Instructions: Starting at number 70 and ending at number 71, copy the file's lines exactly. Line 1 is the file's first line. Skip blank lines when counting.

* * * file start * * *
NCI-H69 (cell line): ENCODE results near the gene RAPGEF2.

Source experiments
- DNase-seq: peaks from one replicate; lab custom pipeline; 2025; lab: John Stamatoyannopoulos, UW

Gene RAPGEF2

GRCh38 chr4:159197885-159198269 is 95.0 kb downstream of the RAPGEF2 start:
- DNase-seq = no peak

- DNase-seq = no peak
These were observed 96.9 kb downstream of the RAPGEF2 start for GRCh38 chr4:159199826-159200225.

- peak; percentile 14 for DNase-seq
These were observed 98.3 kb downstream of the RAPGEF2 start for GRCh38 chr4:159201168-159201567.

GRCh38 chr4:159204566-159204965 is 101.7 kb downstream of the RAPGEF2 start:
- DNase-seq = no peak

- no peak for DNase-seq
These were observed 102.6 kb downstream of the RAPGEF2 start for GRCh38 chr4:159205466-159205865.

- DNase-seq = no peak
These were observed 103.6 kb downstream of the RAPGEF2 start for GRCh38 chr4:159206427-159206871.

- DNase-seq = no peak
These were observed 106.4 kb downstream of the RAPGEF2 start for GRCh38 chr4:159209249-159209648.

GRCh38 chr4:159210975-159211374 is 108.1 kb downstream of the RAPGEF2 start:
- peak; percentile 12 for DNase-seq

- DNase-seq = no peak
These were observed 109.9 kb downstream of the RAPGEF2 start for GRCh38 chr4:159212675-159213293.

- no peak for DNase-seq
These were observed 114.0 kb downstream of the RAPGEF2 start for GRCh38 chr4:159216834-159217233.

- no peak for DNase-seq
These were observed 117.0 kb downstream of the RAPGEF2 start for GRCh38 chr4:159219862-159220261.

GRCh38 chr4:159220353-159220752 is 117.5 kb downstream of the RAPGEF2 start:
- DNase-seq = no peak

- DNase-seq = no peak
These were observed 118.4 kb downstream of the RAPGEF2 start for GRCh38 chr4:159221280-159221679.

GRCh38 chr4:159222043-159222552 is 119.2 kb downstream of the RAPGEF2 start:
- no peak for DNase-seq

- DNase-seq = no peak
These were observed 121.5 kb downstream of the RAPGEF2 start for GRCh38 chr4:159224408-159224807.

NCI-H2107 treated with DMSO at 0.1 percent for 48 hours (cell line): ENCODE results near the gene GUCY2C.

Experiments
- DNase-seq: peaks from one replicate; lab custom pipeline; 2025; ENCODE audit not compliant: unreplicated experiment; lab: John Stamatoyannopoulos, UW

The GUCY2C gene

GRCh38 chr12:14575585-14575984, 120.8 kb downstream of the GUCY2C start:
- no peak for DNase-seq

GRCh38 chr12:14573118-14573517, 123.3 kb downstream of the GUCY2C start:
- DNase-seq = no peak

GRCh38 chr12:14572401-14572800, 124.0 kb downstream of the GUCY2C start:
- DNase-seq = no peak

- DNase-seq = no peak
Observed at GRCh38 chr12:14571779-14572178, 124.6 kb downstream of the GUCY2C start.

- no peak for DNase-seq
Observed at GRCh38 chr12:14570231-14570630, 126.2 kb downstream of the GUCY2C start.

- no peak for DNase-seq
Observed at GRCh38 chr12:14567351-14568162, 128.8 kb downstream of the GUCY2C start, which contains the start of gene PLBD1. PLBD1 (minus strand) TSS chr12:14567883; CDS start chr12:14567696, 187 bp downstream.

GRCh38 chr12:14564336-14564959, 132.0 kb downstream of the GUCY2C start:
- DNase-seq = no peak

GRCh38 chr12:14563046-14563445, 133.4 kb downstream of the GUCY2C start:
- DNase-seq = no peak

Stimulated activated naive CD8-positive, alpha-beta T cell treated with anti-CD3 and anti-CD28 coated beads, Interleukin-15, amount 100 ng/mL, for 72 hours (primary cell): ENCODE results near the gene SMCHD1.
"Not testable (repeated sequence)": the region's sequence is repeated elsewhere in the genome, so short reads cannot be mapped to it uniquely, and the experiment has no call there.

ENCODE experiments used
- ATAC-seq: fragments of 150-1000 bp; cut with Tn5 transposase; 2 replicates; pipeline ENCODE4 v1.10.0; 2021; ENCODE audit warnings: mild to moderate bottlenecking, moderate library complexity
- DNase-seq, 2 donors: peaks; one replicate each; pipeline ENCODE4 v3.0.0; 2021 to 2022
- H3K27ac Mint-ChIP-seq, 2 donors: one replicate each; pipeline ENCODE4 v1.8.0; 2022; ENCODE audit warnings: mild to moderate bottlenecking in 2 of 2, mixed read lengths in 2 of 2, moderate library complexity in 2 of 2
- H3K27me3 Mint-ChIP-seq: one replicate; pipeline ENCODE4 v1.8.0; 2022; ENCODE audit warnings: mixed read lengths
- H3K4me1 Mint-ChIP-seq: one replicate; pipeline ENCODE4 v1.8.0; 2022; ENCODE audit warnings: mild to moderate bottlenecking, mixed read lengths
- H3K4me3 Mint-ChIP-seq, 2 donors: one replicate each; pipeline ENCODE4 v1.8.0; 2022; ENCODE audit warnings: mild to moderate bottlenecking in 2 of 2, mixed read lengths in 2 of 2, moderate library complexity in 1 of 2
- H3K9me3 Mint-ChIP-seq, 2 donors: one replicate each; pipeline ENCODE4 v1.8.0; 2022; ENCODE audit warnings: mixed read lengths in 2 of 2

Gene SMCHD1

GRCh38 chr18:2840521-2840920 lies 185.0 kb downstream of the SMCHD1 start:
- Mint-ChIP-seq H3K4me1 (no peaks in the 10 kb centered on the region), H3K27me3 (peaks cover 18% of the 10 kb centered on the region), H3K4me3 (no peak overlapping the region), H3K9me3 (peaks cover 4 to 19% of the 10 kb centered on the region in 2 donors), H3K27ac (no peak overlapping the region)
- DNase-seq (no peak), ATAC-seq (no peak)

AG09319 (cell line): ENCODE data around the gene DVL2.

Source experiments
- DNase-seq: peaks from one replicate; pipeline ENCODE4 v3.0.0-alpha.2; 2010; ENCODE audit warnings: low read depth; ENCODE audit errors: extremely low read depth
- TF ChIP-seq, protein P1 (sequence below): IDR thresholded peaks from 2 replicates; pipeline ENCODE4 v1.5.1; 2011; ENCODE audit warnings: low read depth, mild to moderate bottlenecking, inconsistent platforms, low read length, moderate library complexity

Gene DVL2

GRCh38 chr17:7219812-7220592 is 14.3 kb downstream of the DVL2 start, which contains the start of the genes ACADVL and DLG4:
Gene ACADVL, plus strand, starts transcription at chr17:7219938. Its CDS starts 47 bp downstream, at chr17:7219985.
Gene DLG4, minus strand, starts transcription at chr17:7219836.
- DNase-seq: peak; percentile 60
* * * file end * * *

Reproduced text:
Source experiments
- DNase-seq: peaks from one replicate; pipeline ENCODE4 v3.0.0-alpha.2; 2010; ENCODE audit warnings: low read depth; ENCODE audit errors: extremely low read depth